The Brooks Syllabus, Part II: Galt’s Gulch

December 23, 2011   ·   1 Comments

Source: NYTX

Atlas Shrugged

By Marie Burns:

In his New York Times column today, David Brooks presents “The Sidney Awards, Part II.” If you missed Part I, you may want to start not with Brooks' Part I, but with mine here at the New York Times eXaminer. There I illuminate who “Sidney” is and my best guesses as to what Brooks was up to when he chose what he considered to be the best magazine essays of 2011.

In today's column, Brooks first choice is a New Yorker essay titled “Farther Away” by novelist Jonathan Franzen. Brooks writes,

Franzen’s theme is solitude. He writes about Robinson Crusoe, the emergence of the novel, the potentially isolating effect of the Internet, and the suicide of his friend, the writer David Foster Wallace.... Wallace emerges as a person who defined the extreme end of the isolation spectrum. Franzen is a bit down the scale, which explains what is best in his writing (his incredible powers of observation) and what is worst (his coolness toward his own characters). Many people with writerly personalities share these traits. You can also find a few of them, oddly, in politics.

Based on Brooks' critique, it would seem he doesn't much like either Franzen or Wallace. He wouldn't. Franzen described Robinson Crusoe, “considered to be the first English novel,” as

the great early document of radical individualism, the story of an ordinary person’s practical and psychic survival in profound isolation. The novelistic enterprise associated with individualism — the search for meaning in realistic narrative — went on to become the culture’s dominant literary mode for the next three centuries.

Brooks, though a writer himself, is not a proponent of “radical individualism.” He is a social animal. When he attempted to write a novel, it was in fact titled The Social Animal: The Hidden Sources of Love, Character and Achievement. Through his literary effort, Brooks was trying to figure out how people accumulated stuff (“achievement”), which would show they had “character” and gave them a shot at finding “love.” One of my favorite book reviews ever was PZ Myers' take on Brooks' so-called novel. Here's a sample:

I began to resent the omniscient narrator who narrates this exercise in unthinking consumption and privilege that is, supposedly, the ideal of happiness; it’s like watching a creepy middle-aged man fuss over his Barbie and Ken dolls, posing them in their expensive accessories and cars and houses and occasionally wiggling them in simulated carnal relations (have no worries, though: Like Barbie and Ken, no genitals appear anywhere in the book), while periodically pausing to tell his audience how cool it all is, and what is going on inside his dolls’ soft plastic heads.

Brooks is no Jonathan Franzen. Franzen's essay is good, especially his analysis of Robinson Crusoe. If you are a fan of David Foster Wallace's work (I'm not), and if you care at all about the author, you will appreciate Franzen's unique first-person view of his friend David.

Enough with the literature. Brooks moves on to public-policy articles. Here, in a pretense of being even-handed, Brooks recommends George Packer's “The Broken Contract” which appeared in Foreign Affairs. Brooks links you to a subscriber-firewalled page. Aw shucks, you won't be able to read Packer's article. I thought I had heard Packer elsewhere discussing the same topic, so I looked it up. You can read the essay here, and here you can listen to Packer delivering the lecture on which the essay is based (part of the Joanna Jackson Goldman Memorial Lecture Series at the New York Public). Brooks has no comment on Packer's lecture. He wouldn't. The thrust of Packer's lecture/essay is that the country's business elites made an organized effort to break the social contract that “guaranteed that the benefits of the economic growth following World War II were distributed more widely, and with more shared prosperity, than at any time in human history.... Organized money and the conservative movement seized [a] moment back in 1978 to begin a massive, generation-long transfer of wealth to the richest Americans.” The economic inequality that resulted, Packer says, “is the ill that underlies all the others.” This little history lesson of “What Brooks' Friends Did” is certainly something Brooks likes obscured behind a firewall. Read the article, or listen to Packer tell it.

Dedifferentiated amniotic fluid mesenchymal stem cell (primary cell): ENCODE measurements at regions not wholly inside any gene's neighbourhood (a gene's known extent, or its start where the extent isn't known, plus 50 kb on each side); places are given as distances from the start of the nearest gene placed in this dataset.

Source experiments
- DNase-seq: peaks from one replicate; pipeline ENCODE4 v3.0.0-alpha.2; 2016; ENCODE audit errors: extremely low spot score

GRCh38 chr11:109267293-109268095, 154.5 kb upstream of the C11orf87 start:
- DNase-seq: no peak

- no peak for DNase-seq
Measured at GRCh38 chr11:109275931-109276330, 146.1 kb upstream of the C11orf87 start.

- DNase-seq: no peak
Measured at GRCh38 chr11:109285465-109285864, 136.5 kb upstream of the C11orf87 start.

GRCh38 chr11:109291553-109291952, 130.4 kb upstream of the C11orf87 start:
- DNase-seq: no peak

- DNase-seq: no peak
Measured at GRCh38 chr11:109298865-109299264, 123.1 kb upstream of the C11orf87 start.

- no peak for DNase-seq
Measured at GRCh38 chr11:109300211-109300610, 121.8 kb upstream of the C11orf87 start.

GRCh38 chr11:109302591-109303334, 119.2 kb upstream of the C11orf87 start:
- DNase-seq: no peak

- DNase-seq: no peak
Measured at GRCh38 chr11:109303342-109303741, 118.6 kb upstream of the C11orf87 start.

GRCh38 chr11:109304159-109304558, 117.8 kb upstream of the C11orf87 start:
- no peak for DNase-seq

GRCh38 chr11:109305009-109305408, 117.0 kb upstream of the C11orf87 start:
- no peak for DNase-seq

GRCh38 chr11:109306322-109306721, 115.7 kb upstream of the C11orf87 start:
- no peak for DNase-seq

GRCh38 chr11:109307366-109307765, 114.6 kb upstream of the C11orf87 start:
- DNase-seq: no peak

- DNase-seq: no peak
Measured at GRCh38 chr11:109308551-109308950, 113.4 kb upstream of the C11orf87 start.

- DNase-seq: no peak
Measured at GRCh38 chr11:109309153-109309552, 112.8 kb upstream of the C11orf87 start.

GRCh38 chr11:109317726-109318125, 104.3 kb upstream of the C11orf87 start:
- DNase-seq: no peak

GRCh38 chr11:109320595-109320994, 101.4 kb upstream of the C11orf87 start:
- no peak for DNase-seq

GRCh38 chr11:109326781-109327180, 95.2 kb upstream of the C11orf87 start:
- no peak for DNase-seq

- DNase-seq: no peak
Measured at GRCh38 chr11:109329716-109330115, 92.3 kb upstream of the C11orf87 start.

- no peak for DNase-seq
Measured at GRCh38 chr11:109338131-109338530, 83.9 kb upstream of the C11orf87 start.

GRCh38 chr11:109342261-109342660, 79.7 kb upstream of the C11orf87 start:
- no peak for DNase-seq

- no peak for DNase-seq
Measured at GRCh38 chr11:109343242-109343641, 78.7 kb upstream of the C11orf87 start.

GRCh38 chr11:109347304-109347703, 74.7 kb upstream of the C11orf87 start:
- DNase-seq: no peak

After cleverly hiding the content of Packer's article, Brooks next recommends “The Inequality that Matters” by Tyler Cowan, published in The American Interest. This is much more to Brooks' liking. Cowan, a conservative/libertarian economist, says income inequality is no big deal. As Brooks tells us,

Cowen, for example, notes that income inequality is on the way up while the inequality of personal well-being is on the way down. One hundred years ago, John D. Rockefeller lived a very different life than the average wage earner, who worked six days a week, never took vacations and had no access to the world’s culture. Today, both you and Bill Gates enjoy the Internet, important new pharmaceuticals and good cheap food.

Fortunately, Brooks was able to find an open link to Cowan's article. Don't bother to click on it. The article is the foulest excuse imaginable for the new Gilded Age economy. Actually, it is one I could not have imagined had I been unaware of its companion piece: a report by the Heritage Foundation that related how America's poor are not as hard-up as you might think – they have teevees and refrigerators. I suppose this line of “reasoning” is what we can expect from Brooks' conservative friends as they continue to push the envelope of inequality: the widening income gap between super-rich and the rest of us is of no consequence because we peasants have access to “good cheap food.” Brooks & Co. have no shame.

Brooks recommends Chrystia Freeland's “The Rise of the New Global Elite” which appeared in The Atlantic early this year. Freeland describes these global elites as